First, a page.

By Blair Nishkian (Tagspeech)
Sometimes, I have to drive into the Big City of San Francisco to conduct an interview with an international developer – this time, it was ToyLogic. Parking is always a nightmare. In this case, it wasn’t as bad as it could have been. The hotel lobby was nice, too, and had complimentary lemon water. I arrived too early and ended up playing chess with myself for twenty minutes. Then I went upstairs. I was greeted by a charming woman and two men – one man spoke only Japanese, and he was the lead developer, as far as I could tell. The other translated. I was invited to sit, and I did. It’s fun to go into these things blind. All I knew was that the game was called Happy Dungeons. The rest was a mystery.
Apparently, Happy Dungeons is a sequel to a game called Happy Wars, which took place in the sky. Happy Dungeons is the direct result of characters falling from the clouds in Happy Wars, where they now have adventures on the surface. The whole game is purposefully absurd, cartoonish, and simple. According to the devs, Happy Wars was the first free-to-play game on Xbox One, and immensely successful. Happy Dungeons takes after it, with four player co-op, hack n’ slash online combat and goofy visuals; it’s easy to see how it could be such a hit. Pick-up-and-play is a big deal these days, with more and more people having children and wanting games they can play as a family, or just needing to get a little action in between real-life obligations.
Happy Dungeons has all of that. It’s straightforward – almost brazen, really, with just how inoffensive and approachable it is. Creating a character is surprisingly fun, what with the vast selection of bizarre eyes, mouths, etc. I was able to make a little girl with buck teeth and hollow sockets for eyes. She was a mage – I liked to think of her as some kind of revenant spirit unsettled by a trial, or something. I put too much thought into these things as a writer I suppose. The whole point of the game is to get through the levels, one at a time, beat the crap out of everything, dodge traps, blow up elemental barrels, and reach a boss, then beat the crap out of him or her, too. The first boss I saw was a muscle-bound ogre/minotaur thing that could not shut up about his muscles. It got a smile out of me.
Sometimes it’s nice to see a game not take itself so seriously.
Every player gets to have three minions, for a total of twelve with a full party going. These minions can be different classes, and accomplish a variety of feats in combat. Player classes are warrior, cleric, and mage, with that being of course the holy trinity of tank, support, and DPS – though the depth of abilities and customizations goes far beyond those three simple choices.
The enemies range from goblins, to bandits, to aliens(?) and the levels can be anything from a battlefield full of cover and explosions to a dungeon filled with buzzsaws. There are also ballista turrets that can be manned, and the fights in general just tend to be massive, confusing clusterducks that I personally found difficult to make sense of, especially in the four-player split screen mode. I imagine it’s much easier playing with others online, rather than locally, though having the option for split-screen is really nice for those of us with local friends.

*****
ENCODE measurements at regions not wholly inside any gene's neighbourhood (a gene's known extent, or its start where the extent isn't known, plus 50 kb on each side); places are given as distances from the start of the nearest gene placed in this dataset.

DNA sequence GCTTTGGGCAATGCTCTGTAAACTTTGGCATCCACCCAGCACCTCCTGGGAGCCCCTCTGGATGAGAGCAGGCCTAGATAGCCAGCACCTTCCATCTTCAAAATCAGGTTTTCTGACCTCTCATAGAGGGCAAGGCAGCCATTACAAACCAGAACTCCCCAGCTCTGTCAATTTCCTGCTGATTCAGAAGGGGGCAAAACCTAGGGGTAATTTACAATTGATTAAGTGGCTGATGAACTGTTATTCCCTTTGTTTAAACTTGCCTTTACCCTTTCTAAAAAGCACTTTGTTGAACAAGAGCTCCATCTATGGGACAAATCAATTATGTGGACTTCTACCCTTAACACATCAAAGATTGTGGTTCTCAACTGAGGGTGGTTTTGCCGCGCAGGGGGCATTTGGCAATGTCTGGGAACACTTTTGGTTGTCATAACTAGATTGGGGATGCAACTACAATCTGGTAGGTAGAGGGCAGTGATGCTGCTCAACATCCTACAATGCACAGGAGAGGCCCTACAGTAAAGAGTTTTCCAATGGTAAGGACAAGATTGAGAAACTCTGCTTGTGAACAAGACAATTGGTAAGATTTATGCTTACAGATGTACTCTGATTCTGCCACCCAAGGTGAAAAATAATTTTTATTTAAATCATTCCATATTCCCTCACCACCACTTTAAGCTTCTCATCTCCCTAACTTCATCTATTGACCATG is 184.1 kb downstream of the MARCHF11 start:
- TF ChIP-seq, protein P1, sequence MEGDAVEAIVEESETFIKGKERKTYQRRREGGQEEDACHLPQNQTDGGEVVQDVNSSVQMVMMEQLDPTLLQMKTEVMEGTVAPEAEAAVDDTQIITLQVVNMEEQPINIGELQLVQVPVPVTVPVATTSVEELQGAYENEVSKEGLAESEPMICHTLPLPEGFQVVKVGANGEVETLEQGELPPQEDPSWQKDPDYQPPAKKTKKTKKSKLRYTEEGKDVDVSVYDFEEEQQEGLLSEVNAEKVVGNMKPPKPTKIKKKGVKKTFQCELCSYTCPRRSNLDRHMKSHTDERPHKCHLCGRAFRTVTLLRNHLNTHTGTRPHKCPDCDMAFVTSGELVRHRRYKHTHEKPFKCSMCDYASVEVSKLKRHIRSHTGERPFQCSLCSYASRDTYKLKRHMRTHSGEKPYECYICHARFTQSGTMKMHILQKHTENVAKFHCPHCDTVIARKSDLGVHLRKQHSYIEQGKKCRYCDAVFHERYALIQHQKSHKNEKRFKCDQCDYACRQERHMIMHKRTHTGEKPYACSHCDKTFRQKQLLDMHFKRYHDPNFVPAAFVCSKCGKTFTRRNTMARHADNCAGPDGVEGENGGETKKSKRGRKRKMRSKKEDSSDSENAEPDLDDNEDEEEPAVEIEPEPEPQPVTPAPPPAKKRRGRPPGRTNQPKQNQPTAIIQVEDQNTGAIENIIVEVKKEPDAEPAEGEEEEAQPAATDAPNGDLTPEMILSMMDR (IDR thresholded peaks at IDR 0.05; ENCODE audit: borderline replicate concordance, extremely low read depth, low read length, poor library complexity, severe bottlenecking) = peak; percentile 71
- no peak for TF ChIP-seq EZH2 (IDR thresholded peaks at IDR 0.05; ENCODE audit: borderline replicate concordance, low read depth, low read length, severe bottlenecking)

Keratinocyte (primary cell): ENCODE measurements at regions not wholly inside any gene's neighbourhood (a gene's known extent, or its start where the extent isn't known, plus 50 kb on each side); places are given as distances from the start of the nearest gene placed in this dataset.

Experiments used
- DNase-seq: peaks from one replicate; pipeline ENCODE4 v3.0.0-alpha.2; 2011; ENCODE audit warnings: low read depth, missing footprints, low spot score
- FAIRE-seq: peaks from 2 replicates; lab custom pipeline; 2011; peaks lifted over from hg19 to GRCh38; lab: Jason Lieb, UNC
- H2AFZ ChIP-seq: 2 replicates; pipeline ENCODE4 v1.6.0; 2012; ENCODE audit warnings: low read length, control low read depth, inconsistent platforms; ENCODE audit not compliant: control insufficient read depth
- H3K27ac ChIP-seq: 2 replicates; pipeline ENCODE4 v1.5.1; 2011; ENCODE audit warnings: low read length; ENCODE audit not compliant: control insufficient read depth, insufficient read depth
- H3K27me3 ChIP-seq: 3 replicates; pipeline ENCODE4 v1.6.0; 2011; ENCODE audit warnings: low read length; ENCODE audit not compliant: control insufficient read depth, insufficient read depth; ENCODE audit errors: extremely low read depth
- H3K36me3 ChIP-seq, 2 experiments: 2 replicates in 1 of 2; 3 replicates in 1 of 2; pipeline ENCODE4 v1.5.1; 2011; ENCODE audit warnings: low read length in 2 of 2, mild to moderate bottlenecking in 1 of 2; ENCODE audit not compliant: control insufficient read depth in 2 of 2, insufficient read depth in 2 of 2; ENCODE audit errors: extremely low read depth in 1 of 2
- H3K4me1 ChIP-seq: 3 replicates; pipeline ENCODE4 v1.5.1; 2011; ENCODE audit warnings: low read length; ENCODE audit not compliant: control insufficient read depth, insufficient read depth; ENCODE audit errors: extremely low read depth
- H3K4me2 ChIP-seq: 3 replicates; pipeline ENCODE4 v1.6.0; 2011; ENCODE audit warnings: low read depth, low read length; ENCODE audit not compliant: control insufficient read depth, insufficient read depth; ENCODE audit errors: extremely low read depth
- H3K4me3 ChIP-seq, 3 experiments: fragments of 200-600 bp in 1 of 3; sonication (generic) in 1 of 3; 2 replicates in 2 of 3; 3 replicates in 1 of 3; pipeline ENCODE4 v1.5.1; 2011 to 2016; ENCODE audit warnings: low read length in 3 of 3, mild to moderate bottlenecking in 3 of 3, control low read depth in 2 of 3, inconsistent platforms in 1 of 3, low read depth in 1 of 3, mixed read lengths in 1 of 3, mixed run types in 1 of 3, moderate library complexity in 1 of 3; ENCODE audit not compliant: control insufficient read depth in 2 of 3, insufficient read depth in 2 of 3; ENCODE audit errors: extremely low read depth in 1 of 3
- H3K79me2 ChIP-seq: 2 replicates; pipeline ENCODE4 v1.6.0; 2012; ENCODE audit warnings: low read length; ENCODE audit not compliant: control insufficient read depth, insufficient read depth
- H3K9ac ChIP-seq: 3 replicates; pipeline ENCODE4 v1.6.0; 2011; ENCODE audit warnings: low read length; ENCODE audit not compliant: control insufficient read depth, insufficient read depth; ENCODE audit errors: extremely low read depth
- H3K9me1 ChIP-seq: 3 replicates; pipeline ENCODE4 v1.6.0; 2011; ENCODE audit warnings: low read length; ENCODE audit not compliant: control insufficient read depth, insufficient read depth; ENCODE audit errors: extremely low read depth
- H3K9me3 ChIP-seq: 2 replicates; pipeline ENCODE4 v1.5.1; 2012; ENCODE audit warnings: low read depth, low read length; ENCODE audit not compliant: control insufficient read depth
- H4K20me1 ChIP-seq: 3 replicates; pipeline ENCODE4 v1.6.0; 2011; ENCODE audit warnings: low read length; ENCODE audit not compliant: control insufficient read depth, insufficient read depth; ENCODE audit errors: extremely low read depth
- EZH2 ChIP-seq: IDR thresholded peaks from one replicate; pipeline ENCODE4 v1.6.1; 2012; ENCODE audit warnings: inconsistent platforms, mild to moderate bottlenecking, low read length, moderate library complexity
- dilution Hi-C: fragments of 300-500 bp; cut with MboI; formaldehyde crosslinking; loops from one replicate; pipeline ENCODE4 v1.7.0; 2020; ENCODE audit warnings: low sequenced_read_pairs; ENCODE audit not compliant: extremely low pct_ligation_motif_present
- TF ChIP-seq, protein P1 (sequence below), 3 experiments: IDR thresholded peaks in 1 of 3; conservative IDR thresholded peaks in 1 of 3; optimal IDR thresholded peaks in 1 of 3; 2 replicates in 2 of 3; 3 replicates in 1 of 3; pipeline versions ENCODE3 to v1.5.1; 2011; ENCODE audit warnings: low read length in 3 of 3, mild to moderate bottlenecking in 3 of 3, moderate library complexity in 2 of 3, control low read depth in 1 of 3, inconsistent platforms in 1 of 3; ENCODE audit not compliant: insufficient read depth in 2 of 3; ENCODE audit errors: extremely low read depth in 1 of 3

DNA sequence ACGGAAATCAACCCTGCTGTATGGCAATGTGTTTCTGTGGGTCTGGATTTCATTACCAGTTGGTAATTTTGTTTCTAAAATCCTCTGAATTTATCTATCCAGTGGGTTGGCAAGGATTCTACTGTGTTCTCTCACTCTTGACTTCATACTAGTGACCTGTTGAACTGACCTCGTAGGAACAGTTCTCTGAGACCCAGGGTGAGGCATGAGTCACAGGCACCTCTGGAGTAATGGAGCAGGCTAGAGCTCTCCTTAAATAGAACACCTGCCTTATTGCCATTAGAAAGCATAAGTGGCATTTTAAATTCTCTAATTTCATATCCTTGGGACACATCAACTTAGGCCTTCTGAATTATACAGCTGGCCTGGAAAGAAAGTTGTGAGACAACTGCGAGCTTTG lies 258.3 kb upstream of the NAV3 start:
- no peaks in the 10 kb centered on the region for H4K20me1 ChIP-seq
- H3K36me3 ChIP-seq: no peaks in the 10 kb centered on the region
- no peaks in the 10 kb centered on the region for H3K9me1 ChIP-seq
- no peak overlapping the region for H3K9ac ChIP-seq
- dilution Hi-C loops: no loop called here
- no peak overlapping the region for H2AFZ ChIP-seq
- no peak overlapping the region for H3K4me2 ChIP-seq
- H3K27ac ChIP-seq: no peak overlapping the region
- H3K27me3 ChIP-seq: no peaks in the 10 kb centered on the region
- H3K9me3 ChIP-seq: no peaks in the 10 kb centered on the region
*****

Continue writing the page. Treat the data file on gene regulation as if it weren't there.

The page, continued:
The positional damaging mechanics were enjoyable. If you’re seeing blue numbers that means you’re doing less damage due to the enemy blocking. If you see red, keep mashing that button, because you’re flanking them properly. If it’s white, you’re scoring clean, but not ideal hits. The combat looks simple and chaotic at a glance, but it’s complicated and very focused on movement and positioning when you start to take it apart. I enjoyed it.
The game difficulty is potentially tremendous. It has four settings – human, hero, death, and insane. We played on hero, and it was a breeze. But with four players, the enemies change. They don’t just get passive buffs to their numbers, they guard more, they flank more, and they use different abilities and generally try to be more strategic. It makes coordinating with your friends a requirement, which might not be so great if you and your friends are terrible at communication.
So they’re planning on releasing a preview of the game on the 3rd of August. People who get in and contribute during that time will be able to get item packs only available during the preview – people arriving late to the party after key updates in fall will be missing out. And toward the end of 2016, the full game should be available on Xbox One. Check it out, if you’re looking for a laid back, good time with goofy cartoon characters. You just might like it.